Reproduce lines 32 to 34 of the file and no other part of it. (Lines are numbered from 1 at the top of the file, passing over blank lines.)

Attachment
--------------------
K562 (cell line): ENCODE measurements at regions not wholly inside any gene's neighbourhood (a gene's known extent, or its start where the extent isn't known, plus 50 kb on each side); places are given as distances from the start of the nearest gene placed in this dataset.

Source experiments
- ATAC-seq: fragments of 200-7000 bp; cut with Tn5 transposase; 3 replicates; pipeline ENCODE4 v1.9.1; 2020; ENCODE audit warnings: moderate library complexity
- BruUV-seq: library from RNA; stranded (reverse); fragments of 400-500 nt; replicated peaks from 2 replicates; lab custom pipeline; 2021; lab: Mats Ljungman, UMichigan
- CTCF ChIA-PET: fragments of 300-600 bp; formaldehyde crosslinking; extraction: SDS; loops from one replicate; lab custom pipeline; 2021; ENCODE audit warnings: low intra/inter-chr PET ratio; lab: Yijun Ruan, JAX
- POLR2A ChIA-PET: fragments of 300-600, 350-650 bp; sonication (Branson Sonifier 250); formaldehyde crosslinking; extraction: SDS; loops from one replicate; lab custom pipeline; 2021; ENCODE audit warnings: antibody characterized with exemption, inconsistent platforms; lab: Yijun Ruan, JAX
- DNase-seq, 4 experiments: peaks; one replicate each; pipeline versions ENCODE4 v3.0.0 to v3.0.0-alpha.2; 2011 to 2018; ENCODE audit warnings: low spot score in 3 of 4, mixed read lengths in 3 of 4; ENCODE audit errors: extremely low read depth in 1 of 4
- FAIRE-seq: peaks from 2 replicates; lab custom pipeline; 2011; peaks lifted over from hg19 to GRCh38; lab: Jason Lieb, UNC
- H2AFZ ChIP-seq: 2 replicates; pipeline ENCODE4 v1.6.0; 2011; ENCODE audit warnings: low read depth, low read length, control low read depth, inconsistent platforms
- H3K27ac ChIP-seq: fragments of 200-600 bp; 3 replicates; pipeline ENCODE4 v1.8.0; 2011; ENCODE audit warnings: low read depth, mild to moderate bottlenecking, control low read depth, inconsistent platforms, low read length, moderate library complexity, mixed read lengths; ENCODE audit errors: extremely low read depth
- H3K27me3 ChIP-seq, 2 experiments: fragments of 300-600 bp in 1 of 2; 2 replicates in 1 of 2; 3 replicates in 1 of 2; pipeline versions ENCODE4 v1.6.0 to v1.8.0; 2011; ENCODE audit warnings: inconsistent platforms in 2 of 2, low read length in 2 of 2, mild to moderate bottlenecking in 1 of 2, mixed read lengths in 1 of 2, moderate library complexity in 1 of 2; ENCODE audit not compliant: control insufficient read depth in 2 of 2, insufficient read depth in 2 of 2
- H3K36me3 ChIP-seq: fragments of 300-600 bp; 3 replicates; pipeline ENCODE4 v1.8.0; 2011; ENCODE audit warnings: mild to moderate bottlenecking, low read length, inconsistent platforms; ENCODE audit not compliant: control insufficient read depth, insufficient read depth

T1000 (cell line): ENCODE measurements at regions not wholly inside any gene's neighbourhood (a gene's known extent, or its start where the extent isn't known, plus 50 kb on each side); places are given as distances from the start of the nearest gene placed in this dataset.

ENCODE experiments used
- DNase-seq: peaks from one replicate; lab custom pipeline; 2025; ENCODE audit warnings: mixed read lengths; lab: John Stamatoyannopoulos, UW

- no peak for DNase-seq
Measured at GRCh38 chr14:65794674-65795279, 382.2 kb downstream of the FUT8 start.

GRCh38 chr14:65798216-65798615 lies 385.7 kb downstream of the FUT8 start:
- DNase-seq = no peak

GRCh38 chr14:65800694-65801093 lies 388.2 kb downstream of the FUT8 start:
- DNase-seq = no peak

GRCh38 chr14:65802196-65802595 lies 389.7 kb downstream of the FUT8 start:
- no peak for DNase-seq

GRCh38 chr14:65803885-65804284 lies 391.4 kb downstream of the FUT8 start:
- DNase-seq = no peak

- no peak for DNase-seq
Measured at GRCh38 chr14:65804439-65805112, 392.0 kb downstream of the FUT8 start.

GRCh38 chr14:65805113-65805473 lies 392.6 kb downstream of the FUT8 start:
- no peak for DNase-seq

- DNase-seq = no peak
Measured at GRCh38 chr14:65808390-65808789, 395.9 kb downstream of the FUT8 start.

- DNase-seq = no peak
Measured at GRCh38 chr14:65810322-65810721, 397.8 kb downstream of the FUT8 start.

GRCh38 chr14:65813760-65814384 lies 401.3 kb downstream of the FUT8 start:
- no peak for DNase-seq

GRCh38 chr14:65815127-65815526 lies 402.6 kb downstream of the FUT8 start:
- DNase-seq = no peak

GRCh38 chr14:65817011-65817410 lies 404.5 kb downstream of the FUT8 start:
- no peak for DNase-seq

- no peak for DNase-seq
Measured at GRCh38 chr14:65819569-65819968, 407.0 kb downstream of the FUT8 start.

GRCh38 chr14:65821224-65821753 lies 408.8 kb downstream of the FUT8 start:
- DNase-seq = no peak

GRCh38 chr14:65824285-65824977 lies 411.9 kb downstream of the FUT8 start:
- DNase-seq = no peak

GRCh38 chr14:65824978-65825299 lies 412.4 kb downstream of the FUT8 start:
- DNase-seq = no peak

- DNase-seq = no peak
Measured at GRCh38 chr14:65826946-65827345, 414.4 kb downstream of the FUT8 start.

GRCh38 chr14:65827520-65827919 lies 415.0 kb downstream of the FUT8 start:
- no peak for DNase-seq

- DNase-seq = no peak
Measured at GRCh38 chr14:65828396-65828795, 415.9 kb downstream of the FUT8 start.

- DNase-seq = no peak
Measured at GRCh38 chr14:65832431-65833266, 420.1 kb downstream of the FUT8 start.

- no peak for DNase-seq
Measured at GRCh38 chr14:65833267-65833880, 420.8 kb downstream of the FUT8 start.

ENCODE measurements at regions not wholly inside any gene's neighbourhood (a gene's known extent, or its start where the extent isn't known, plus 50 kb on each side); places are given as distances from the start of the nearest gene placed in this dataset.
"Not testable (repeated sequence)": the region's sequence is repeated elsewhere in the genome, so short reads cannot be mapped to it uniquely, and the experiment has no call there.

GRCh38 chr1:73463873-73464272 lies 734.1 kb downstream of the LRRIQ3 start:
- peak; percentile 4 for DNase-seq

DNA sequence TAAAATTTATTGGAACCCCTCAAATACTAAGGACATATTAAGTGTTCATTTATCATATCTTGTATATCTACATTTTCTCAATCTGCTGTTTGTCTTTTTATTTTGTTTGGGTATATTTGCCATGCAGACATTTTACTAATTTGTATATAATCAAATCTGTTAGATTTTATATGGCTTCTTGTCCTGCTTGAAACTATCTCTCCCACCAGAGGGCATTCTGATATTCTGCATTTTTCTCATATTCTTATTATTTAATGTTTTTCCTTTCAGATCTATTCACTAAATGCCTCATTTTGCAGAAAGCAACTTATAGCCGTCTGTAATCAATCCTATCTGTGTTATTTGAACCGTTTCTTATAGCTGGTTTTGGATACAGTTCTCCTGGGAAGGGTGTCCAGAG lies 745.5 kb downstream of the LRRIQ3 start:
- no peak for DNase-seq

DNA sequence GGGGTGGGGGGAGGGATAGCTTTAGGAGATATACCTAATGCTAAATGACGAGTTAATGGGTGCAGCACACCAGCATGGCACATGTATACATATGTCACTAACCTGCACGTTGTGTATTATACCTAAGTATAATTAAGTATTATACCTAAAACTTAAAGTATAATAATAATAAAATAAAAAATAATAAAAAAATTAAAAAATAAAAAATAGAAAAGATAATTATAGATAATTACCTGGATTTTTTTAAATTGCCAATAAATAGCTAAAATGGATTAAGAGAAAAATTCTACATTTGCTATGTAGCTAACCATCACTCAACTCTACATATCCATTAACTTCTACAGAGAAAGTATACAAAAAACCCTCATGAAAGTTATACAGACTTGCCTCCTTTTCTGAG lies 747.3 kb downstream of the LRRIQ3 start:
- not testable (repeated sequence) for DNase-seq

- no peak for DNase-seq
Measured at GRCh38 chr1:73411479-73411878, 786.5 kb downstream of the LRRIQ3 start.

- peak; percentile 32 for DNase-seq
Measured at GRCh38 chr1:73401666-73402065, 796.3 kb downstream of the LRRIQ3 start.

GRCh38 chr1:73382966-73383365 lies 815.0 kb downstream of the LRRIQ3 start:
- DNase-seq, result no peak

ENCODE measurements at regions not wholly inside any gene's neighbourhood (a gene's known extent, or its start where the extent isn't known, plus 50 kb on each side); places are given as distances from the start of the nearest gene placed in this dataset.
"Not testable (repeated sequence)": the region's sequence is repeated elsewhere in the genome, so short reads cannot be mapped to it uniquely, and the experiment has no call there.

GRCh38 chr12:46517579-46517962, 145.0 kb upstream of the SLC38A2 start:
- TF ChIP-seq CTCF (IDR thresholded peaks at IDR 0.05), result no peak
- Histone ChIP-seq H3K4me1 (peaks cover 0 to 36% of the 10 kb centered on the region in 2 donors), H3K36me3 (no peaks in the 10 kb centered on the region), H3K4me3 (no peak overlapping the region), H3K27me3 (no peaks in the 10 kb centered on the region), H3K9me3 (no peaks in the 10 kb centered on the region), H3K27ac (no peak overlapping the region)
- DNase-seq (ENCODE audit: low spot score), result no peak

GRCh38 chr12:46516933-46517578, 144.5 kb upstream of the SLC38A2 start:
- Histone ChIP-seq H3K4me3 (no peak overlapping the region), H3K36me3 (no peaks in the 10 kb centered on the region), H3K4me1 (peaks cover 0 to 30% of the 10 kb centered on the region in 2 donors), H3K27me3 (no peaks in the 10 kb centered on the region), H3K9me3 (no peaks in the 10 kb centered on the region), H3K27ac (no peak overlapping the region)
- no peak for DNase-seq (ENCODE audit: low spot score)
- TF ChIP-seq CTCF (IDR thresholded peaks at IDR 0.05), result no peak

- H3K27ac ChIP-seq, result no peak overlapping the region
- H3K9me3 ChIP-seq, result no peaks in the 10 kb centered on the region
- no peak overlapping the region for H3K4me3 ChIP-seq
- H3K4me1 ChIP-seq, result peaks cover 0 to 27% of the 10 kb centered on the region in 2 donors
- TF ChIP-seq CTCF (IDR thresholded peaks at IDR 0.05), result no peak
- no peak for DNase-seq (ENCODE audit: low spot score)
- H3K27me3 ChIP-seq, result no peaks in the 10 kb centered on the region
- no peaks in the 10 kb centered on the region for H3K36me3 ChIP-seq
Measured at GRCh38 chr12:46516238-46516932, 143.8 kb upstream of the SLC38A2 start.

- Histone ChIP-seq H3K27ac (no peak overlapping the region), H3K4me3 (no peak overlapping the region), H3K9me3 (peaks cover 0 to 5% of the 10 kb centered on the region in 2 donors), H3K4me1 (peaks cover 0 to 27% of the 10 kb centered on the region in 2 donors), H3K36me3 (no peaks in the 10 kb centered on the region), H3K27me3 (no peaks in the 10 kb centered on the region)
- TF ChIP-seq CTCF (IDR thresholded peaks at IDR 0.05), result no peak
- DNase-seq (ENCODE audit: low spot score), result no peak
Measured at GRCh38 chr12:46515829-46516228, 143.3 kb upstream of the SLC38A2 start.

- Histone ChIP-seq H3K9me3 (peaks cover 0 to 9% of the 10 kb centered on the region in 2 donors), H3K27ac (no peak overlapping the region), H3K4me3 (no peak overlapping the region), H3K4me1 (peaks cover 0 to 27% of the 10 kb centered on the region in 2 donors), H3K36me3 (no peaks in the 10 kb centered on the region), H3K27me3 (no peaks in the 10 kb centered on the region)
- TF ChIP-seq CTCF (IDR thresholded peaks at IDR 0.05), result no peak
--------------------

- DNase-seq = no peak
Measured at GRCh38 chr14:65810322-65810721, 397.8 kb downstream of the FUT8 start.

GRCh38 chr14:65813760-65814384 lies 401.3 kb downstream of the FUT8 start: